What You Can Learn From Taco Bell’s New Breakfast Menu

By katie simpson on April 4, 2014

If you missed it, Taco Bell has unleashed a witty new marketing campaign for their new breakfast menu. They've gathered Ronald McDonalds from around the United States, to try the new Taco Bell morning menu. All of them try different menu items and praise the new menu. As of Friday at 3 PM EST, this ad below has nearly 2 million views and multiple articles through the web.

So what does Taco Bell's new menu have to teach business? They have created a template for business hoping to expand their business with a new product or service.  The example doesn’t require millions of dollars or years of testing and research. Both big and small businesses can use Taco Bell’s breakfast launch as inspiration.

Why? The successful new venture requires you to find opportunity, test it, and remain true to your brand. 

Finding Opportunity

World Map

Take the time to map out where the opportunities could be. Photo credit: “Caveman Chuck” Coker via photopin cc 

Fast food chains have seen big dollar signs in breakfast for years. Market research firm Packaged Facts reported that breakfast sales at restaurants will reach $47.4 billion this year. As people become busier and have even less time to make their own food, demand for breakfast running with us continues to grow. Some mornings, it’s just easier to grab a breakfast sandwich with your coffee.

As we get busier, chains with breakfast menus see more and more money. McDonalds, for instance, makes up 20% of the chain's overall sales from their breakfast menu. Public market research showed Taco Bell that there was a massive financial opportunity and it's only getting bigger.

So how can you find new opportunities?  Areas to research can include:

  • Diversifying your product or service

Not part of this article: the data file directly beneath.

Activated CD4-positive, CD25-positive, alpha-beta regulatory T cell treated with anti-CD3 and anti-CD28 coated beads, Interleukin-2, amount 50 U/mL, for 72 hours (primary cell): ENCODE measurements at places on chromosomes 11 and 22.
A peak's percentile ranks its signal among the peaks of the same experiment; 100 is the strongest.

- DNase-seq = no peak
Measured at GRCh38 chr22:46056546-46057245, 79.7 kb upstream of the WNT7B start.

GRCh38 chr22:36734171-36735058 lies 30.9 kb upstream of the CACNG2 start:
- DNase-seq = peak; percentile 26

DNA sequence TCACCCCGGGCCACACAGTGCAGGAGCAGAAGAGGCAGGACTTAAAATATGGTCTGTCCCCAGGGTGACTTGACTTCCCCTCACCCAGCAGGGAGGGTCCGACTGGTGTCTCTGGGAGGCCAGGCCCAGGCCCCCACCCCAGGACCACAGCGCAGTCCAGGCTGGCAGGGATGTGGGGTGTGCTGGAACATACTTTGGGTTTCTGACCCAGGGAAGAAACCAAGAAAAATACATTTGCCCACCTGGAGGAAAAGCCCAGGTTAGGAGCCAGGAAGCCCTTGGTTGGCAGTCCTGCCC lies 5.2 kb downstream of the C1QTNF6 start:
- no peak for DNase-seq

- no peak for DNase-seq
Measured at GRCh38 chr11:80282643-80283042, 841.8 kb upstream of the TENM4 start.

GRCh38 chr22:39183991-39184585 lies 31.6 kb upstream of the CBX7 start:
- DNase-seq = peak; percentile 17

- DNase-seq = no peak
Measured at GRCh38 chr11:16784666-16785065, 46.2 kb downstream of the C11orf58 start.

Are there complementary products or services you can add to enhance your business?

  • Expanding your market

For instance, if you work in residential HVAC, can you expand to commercial or industrial services? Look at your typical customers. Are there areas of the market you’re missing?

  • Creating an alliance

Taco Bell did this recently with Doritos for the Dorito Loco Taco (try saying that ten times in a row). To be fair, this alliance was easy to create because both are owned by Pepsi Co.  With the Dorito Loco Taco, both companies get a new product, spend less, and benefit from each other’s customer base.

By allying with a complimentary company, each company benefits. 

Test it

Russian Pharmacy Items

Photo credit: Double–M via photopin cc

Before the launch, Taco Bell carefully researched and tested their new menu. They spent not one but seven years on testing and research. Not only did they test food taste and customer satisfaction, but also breakfast revenue at 6,000 select locations. This process took Taco Bell years, full of careful study and review of success and failures. The takeaway? An idea can sound great on paper, but it needs to be tested to prove potential success.